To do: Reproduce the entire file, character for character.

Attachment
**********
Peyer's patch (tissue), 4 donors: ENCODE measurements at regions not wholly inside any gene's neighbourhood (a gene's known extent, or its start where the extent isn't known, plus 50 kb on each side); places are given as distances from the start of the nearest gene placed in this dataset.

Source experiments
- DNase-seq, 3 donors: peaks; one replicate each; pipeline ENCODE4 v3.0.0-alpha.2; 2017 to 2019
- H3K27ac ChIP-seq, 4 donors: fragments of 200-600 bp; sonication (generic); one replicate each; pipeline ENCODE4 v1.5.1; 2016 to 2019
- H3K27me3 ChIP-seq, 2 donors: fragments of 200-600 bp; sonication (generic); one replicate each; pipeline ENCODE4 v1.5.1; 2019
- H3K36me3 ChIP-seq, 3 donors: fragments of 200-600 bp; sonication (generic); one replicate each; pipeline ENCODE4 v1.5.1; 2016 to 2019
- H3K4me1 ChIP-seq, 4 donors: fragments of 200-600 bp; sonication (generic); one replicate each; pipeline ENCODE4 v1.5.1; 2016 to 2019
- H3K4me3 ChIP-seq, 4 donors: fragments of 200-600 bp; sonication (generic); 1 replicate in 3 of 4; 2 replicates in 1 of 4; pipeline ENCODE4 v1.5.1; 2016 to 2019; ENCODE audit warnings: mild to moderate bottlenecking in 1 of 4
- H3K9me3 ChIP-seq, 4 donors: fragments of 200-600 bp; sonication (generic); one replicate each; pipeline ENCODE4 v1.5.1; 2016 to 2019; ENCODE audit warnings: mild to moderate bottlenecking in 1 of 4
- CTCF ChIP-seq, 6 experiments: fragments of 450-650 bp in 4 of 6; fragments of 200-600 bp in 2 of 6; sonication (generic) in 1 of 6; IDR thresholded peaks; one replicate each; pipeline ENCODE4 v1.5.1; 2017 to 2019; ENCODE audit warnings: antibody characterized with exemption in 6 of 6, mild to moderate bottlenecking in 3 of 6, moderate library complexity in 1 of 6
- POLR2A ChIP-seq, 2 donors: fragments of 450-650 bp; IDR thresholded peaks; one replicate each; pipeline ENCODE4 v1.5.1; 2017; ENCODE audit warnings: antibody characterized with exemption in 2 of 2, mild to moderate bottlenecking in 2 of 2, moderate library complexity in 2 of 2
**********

Peyer's patch (tissue), 4 donors: ENCODE measurements at regions not wholly inside any gene's neighbourhood (a gene's known extent, or its start where the extent isn't known, plus 50 kb on each side); places are given as distances from the start of the nearest gene placed in this dataset.

Source experiments
- DNase-seq, 3 donors: peaks; one replicate each; pipeline ENCODE4 v3.0.0-alpha.2; 2017 to 2019
- H3K27ac ChIP-seq, 4 donors: fragments of 200-600 bp; sonication (generic); one replicate each; pipeline ENCODE4 v1.5.1; 2016 to 2019
- H3K27me3 ChIP-seq, 2 donors: fragments of 200-600 bp; sonication (generic); one replicate each; pipeline ENCODE4 v1.5.1; 2019
- H3K36me3 ChIP-seq, 3 donors: fragments of 200-600 bp; sonication (generic); one replicate each; pipeline ENCODE4 v1.5.1; 2016 to 2019
- H3K4me1 ChIP-seq, 4 donors: fragments of 200-600 bp; sonication (generic); one replicate each; pipeline ENCODE4 v1.5.1; 2016 to 2019
- H3K4me3 ChIP-seq, 4 donors: fragments of 200-600 bp; sonication (generic); 1 replicate in 3 of 4; 2 replicates in 1 of 4; pipeline ENCODE4 v1.5.1; 2016 to 2019; ENCODE audit warnings: mild to moderate bottlenecking in 1 of 4
- H3K9me3 ChIP-seq, 4 donors: fragments of 200-600 bp; sonication (generic); one replicate each; pipeline ENCODE4 v1.5.1; 2016 to 2019; ENCODE audit warnings: mild to moderate bottlenecking in 1 of 4
- CTCF ChIP-seq, 6 experiments: fragments of 450-650 bp in 4 of 6; fragments of 200-600 bp in 2 of 6; sonication (generic) in 1 of 6; IDR thresholded peaks; one replicate each; pipeline ENCODE4 v1.5.1; 2017 to 2019; ENCODE audit warnings: antibody characterized with exemption in 6 of 6, mild to moderate bottlenecking in 3 of 6, moderate library complexity in 1 of 6
- POLR2A ChIP-seq, 2 donors: fragments of 450-650 bp; IDR thresholded peaks; one replicate each; pipeline ENCODE4 v1.5.1; 2017; ENCODE audit warnings: antibody characterized with exemption in 2 of 2, mild to moderate bottlenecking in 2 of 2, moderate library complexity in 2 of 2